Sunday, 31 July 2011

Agatha Raisin and the Wizard of Evesham - MC Beaton (1999)

I really hate being disappointed in a book. Not that I don't get annoyed at a disappointing movie or album or whatever, but there's something particularly unexpected and irksome about a poor book from a trusted writer. Note - not a disaster from a favourite writer; that'd be a cause for real concern, not my current feeling of vague irritation. Don't get me wrong, this is not John Irving's descent from the majesty of A Prayer for Owen Meaney to that dull one about tattooists (or, on a muscial note, Bowie managing to go from Scary Monsters to Never Let me Down in a few short years), but still I found myself turning each page with an almost audible grunt of dissatisfaction and a sense of being very ineptly mugged.

It'd be too tiresome to go into some sort of line by line breakdown of what's wrong with this book (and besides, it's fairly clear no editor ever bothered such an analysis prior to publication, so why should I?), but it'd be facile to just shrug and say 'it didn't work for me' when there is actual stuff which can be pointed at accusingly.

It's not very well written but anyone coming to one of Beaton's cosy mysteries expecting scintillating dialogue and subtle characterisation is in for a nasty shock. As with all the other Agatha Raisin mysteries, every character uses the exact same voice, the heroine and her coterie of friends and admirers are so sketchily, well sketched, that were it not for someone occasionally baldly stating their ages the reader would struggle to pin them down to within a couple of decades. At times even that doesn't really help much - Agatha herself is at times described as a pensioner and middle-aged and jumps in and out of bed with the gay abandon of a teenager, while I still have no idea what age her occasional paramour, Charles, is supposed to be.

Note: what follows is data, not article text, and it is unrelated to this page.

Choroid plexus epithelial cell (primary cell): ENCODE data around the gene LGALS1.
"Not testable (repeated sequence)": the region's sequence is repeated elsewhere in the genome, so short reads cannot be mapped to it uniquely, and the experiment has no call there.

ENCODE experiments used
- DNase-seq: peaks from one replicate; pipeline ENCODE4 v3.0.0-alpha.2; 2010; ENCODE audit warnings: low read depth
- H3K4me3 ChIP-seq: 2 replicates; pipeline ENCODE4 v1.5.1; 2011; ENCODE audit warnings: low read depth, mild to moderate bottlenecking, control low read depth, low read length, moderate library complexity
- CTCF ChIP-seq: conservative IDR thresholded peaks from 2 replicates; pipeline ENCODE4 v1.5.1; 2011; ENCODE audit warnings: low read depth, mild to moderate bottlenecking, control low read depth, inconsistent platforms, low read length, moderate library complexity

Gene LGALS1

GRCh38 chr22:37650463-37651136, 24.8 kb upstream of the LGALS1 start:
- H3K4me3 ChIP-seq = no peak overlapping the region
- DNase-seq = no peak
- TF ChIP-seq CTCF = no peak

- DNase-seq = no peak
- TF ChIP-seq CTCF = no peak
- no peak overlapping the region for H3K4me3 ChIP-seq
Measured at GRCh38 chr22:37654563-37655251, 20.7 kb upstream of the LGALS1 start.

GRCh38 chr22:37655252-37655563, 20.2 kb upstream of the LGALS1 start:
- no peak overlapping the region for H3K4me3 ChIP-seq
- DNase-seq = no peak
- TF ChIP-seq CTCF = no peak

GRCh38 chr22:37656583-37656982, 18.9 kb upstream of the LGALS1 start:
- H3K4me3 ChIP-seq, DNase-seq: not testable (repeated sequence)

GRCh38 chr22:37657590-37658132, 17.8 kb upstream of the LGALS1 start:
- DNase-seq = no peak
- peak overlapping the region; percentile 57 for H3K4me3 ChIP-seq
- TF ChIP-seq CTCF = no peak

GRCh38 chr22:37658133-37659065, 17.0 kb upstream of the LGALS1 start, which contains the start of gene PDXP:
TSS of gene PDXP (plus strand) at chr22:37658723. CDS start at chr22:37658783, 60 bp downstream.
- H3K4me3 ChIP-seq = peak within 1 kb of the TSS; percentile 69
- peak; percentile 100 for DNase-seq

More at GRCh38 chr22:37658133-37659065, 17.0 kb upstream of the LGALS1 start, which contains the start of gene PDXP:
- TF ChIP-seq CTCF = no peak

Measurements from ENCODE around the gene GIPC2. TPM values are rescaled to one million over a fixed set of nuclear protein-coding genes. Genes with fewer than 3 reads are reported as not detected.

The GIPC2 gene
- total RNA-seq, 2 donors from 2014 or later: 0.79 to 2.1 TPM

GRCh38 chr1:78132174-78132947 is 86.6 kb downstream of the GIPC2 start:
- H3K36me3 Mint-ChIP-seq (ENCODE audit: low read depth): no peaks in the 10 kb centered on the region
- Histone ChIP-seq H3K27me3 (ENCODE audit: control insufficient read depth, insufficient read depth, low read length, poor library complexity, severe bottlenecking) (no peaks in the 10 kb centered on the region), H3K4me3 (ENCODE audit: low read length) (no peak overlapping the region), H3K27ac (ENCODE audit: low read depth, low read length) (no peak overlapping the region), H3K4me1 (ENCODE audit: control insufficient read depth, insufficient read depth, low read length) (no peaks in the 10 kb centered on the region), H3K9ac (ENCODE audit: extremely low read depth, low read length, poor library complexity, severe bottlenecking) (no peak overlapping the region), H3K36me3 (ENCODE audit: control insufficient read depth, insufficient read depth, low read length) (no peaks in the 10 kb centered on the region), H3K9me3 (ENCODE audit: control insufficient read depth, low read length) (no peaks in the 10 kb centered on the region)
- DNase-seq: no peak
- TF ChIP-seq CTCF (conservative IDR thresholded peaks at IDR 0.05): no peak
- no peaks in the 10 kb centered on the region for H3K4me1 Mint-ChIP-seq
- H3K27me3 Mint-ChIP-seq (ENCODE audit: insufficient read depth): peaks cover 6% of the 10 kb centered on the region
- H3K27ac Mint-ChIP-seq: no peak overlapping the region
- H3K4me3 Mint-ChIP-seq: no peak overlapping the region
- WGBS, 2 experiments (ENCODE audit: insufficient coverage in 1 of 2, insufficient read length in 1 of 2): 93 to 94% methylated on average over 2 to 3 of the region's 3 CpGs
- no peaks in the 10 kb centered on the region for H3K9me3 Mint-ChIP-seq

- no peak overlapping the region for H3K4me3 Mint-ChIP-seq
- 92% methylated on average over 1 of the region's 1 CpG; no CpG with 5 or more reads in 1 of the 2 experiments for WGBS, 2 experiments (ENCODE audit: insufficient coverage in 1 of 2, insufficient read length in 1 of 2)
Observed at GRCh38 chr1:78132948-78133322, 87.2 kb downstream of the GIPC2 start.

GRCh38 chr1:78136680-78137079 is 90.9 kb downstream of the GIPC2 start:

More importantly though, the actual solution to the mystery is both extremely obvious from the very beginning and, crucially and disappointingly, is solved by Charles taking 'a lucky guess' and thus discovering the murderer. Throw in a small village in which - because it suits the plot - there lives a sound engineer who can also set up bugs on people, about fifty unhappily married and easily seduced women and a seeming innocent who just happens to have connections in the Glasgow underworld...oh never mind. I can already feeling myself considering looking up a few examples of utter stupidity and I said I wasn't going to do that.

Suffice to say that usually Beaton turns out uninspired but comfortingly cosy mysteries - this, however, falls well below even that standard.

Like Agatha and any of her tediously uncaring lovers I'm horribly disappointed...

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